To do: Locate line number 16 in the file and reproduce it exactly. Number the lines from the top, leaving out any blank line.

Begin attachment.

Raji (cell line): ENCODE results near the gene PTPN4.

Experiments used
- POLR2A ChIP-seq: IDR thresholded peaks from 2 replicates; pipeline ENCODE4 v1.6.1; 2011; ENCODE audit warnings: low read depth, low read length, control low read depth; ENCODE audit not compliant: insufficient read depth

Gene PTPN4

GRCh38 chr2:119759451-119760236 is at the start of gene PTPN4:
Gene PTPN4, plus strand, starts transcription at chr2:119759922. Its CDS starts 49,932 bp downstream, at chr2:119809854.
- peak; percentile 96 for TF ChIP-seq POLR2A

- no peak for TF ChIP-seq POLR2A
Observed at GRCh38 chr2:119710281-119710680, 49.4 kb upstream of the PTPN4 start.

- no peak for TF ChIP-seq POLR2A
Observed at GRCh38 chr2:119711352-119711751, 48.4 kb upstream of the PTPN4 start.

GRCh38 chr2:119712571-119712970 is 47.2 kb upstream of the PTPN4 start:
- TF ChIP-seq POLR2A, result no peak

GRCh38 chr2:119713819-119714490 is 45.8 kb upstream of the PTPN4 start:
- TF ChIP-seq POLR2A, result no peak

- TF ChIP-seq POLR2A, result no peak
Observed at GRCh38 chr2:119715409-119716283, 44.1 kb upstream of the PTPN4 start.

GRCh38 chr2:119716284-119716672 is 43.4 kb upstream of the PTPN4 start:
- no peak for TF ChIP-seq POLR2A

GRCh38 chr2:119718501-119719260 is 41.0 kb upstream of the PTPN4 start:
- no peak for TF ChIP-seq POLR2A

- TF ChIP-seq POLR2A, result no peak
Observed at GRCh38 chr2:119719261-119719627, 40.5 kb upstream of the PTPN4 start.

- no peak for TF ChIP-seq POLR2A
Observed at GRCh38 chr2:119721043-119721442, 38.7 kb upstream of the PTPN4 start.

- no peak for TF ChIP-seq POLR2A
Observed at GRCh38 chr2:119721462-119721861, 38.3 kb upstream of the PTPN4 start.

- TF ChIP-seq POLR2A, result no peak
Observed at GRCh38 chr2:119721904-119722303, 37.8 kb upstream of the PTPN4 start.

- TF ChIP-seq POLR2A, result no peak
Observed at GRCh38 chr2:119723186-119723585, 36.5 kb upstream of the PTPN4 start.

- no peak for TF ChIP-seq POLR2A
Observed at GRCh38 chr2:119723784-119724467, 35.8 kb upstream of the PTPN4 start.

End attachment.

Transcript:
- TF ChIP-seq POLR2A, result no peak